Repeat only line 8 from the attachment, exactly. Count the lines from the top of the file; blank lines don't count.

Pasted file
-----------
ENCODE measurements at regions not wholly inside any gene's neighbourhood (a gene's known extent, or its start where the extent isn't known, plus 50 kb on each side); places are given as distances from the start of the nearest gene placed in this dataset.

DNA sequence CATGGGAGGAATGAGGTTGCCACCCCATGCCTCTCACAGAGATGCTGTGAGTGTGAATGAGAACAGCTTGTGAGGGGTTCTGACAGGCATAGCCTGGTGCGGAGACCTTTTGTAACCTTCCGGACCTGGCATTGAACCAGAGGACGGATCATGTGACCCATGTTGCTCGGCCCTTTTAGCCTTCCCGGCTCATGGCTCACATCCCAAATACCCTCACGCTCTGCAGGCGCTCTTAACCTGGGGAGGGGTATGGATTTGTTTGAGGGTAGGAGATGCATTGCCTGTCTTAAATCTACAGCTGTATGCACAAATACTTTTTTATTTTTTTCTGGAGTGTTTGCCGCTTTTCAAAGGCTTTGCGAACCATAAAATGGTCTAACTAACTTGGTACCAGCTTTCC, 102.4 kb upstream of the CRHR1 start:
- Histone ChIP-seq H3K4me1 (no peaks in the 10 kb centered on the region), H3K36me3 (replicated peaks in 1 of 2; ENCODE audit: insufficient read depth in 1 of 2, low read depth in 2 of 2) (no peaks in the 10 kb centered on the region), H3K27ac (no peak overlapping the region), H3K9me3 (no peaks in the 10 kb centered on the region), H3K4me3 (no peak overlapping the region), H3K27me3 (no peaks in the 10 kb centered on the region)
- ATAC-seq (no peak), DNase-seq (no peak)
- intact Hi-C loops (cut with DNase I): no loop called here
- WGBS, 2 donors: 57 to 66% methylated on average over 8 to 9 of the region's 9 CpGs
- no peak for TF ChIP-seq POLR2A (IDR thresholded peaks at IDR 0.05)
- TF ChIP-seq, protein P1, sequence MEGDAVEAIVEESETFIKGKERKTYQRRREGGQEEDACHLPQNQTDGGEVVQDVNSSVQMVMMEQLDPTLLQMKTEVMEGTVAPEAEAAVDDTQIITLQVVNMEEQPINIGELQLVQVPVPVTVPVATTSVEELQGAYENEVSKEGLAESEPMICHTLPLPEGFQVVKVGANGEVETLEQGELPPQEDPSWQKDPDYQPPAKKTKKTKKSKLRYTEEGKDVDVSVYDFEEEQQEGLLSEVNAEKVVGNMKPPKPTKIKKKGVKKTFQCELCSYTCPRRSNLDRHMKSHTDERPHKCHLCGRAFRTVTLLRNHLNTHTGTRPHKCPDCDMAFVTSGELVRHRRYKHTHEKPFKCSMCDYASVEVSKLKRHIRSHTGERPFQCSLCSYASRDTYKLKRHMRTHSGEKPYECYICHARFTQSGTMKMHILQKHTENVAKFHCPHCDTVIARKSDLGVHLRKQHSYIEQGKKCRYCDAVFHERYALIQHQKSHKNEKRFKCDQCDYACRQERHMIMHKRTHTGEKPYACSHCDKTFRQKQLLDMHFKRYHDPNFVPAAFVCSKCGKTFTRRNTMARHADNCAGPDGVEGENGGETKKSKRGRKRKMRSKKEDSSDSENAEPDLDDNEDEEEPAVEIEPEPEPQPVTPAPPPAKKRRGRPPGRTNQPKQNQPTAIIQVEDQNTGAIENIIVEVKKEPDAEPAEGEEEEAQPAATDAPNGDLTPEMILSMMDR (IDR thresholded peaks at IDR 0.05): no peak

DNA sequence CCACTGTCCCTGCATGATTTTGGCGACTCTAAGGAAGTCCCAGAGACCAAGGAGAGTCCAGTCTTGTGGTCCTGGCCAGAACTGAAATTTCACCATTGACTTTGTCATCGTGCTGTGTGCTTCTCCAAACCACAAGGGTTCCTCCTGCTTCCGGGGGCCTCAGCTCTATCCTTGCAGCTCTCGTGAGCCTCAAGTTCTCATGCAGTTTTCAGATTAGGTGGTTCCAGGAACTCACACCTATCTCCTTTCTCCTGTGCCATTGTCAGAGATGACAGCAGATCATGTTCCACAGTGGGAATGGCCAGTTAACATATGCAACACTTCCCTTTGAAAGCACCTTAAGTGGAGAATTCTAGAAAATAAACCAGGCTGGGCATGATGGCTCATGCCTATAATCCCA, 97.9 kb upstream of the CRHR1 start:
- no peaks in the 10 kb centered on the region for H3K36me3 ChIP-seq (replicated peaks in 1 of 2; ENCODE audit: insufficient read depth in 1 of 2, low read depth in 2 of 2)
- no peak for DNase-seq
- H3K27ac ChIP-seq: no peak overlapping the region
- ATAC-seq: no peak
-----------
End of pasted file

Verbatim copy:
- TF ChIP-seq, protein P1, sequence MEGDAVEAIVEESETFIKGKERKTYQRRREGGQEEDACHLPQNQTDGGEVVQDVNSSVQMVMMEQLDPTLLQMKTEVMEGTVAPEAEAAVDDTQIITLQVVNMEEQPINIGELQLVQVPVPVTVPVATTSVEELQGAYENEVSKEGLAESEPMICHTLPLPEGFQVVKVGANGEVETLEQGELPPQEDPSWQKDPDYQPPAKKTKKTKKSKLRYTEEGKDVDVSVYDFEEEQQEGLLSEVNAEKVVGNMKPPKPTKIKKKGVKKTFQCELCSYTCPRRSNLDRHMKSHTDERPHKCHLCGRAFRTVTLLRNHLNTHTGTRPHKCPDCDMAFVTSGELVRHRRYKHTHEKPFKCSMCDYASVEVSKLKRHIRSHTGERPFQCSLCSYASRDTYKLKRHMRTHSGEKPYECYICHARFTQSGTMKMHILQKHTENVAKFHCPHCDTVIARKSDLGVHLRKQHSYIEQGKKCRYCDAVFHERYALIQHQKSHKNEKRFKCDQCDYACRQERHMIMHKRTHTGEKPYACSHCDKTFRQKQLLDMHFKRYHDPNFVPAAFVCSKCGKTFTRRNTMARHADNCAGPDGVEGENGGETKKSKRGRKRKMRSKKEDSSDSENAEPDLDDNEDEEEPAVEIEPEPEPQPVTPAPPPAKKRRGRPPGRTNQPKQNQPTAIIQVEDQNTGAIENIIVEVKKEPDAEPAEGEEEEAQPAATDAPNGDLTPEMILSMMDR (IDR thresholded peaks at IDR 0.05): no peak